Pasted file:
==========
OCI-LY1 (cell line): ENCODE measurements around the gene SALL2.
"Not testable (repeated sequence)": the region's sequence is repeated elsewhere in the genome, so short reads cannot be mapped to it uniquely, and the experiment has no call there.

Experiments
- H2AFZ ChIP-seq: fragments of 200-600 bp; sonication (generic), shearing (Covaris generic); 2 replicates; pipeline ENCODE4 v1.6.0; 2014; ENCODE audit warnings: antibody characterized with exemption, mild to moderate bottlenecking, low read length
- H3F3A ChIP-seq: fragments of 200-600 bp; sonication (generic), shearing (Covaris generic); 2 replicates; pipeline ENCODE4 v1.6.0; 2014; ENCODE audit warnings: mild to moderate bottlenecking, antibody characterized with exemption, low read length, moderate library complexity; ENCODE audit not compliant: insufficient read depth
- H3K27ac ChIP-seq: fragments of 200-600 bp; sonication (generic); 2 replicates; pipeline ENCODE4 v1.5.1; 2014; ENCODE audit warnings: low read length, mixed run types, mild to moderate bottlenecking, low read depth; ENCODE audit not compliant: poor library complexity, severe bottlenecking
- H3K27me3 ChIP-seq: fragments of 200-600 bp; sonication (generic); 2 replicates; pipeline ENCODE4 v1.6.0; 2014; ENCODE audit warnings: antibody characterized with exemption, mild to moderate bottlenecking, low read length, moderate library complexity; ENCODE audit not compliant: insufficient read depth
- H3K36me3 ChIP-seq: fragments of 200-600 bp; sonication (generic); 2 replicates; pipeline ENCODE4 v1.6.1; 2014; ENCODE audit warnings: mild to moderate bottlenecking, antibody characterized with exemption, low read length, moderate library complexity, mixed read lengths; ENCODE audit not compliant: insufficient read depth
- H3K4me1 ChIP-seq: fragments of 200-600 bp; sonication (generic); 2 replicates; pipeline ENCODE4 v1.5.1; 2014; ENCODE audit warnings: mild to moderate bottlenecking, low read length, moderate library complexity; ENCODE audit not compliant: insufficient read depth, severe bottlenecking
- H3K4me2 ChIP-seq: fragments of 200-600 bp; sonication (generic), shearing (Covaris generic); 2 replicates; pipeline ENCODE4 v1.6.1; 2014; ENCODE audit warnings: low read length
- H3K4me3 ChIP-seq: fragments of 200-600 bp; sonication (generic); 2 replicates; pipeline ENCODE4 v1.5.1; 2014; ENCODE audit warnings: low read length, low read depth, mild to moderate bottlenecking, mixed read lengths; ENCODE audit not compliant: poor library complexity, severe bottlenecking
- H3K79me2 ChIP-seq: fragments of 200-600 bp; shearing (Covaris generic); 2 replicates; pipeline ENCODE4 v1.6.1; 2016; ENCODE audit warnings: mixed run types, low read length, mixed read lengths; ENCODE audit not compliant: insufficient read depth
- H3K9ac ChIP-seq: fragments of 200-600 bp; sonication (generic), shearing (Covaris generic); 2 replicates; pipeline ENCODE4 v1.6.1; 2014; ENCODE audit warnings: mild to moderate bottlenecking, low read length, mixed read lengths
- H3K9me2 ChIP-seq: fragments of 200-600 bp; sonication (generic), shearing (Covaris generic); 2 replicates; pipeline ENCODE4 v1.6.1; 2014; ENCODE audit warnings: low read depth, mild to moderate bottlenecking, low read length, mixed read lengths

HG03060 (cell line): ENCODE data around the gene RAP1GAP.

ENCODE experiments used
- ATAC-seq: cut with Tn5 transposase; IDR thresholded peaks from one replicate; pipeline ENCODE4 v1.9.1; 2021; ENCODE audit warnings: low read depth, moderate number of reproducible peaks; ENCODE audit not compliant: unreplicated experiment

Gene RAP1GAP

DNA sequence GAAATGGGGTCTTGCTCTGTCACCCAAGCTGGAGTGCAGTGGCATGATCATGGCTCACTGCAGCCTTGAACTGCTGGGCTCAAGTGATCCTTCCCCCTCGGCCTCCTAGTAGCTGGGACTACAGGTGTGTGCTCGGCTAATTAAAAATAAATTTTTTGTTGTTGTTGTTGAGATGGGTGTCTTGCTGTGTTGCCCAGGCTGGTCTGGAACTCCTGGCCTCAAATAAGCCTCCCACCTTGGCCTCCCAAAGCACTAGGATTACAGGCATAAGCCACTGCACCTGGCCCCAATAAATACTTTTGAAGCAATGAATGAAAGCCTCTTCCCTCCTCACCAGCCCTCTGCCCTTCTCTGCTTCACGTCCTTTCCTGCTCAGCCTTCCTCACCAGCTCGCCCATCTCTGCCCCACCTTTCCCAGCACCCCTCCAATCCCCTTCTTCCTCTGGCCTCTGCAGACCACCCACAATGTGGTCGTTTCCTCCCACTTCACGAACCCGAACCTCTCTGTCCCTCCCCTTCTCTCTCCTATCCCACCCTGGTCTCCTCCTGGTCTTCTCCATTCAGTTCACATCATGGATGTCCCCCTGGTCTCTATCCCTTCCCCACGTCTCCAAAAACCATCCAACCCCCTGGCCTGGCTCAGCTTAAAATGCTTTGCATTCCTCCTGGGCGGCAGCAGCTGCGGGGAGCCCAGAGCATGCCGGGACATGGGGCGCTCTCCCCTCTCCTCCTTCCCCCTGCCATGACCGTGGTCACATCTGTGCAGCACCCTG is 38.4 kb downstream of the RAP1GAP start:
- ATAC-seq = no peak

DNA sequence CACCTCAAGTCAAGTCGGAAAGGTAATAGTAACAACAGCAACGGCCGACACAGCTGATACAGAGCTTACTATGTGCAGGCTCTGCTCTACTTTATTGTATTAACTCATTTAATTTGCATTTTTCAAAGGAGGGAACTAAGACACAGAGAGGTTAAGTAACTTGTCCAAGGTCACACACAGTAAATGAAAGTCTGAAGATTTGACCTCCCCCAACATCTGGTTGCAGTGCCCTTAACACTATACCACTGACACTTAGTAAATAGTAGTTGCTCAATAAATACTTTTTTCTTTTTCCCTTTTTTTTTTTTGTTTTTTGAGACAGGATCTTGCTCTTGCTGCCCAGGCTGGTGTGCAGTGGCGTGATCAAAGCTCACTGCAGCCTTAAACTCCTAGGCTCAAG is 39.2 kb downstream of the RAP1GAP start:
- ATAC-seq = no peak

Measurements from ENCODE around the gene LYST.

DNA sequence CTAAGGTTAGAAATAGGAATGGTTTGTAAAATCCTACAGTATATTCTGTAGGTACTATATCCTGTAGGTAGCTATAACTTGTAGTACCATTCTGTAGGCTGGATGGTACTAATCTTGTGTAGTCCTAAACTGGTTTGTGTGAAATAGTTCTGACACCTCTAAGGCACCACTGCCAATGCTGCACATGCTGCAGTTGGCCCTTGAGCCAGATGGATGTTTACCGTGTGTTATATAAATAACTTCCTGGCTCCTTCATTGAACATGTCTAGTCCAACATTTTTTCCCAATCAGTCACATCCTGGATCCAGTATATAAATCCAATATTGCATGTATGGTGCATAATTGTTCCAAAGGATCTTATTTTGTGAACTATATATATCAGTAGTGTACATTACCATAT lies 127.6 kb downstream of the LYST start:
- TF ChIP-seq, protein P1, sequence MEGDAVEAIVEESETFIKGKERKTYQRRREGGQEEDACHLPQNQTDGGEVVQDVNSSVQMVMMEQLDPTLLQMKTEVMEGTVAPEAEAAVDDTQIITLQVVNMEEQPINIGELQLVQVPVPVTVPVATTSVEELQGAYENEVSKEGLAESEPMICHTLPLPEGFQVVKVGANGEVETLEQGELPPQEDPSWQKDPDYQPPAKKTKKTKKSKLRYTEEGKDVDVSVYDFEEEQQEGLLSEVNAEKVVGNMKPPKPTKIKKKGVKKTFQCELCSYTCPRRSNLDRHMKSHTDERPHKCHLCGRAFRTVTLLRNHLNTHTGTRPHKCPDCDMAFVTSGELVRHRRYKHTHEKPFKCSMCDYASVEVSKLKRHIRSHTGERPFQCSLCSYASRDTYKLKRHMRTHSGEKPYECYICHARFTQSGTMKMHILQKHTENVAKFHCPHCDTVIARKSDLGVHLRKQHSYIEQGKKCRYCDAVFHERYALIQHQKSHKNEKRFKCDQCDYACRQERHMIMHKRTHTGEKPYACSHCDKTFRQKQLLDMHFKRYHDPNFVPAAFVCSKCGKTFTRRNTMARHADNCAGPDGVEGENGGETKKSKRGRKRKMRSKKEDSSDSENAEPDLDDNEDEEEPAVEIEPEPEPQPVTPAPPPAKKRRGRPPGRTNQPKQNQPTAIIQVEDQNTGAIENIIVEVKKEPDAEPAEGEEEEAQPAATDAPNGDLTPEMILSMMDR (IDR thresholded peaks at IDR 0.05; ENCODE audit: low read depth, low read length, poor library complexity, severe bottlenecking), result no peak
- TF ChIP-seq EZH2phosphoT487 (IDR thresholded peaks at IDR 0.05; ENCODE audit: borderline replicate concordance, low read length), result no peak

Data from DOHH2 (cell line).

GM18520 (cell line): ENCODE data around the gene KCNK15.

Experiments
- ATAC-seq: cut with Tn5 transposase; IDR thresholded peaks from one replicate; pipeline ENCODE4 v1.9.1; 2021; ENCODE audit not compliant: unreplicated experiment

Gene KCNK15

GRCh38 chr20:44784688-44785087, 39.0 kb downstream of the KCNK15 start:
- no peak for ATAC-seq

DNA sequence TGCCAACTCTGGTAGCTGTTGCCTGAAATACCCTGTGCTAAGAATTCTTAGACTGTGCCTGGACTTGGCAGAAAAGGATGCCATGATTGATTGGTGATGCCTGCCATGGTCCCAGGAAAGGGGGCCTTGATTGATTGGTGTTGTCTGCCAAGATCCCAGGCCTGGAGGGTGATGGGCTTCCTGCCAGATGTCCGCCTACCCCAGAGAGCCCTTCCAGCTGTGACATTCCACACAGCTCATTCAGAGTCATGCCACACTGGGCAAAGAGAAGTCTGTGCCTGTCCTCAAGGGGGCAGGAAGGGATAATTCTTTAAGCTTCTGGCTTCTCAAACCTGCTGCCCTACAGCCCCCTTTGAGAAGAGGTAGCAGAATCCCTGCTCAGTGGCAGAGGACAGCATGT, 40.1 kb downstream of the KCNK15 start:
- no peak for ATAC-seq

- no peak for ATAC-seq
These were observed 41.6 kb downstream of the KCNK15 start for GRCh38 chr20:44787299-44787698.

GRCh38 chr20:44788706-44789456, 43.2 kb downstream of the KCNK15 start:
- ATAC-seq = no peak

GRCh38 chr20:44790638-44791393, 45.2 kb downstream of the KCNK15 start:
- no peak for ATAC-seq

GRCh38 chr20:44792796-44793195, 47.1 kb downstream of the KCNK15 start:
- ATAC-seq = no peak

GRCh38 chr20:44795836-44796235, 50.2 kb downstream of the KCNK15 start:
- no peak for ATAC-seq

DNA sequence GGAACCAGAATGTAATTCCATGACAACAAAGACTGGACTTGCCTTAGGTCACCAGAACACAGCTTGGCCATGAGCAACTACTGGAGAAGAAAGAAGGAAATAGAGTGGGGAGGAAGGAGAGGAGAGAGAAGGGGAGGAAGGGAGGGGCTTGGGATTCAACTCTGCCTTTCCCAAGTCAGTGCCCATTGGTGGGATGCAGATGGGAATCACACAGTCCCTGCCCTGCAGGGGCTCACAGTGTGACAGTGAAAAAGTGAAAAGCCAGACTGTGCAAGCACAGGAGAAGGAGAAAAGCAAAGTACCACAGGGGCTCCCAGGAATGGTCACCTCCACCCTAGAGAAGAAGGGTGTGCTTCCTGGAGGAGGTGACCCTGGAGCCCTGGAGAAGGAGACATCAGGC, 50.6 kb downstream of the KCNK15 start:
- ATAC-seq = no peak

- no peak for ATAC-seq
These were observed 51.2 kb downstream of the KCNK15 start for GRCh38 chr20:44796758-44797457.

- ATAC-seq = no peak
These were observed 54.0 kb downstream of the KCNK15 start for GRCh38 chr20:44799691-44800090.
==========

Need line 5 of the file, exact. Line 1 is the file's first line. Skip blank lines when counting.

- H3F3A ChIP-seq: fragments of 200-600 bp; sonication (generic), shearing (Covaris generic); 2 replicates; pipeline ENCODE4 v1.6.0; 2014; ENCODE audit warnings: mild to moderate bottlenecking, antibody characterized with exemption, low read length, moderate library complexity; ENCODE audit not compliant: insufficient read depth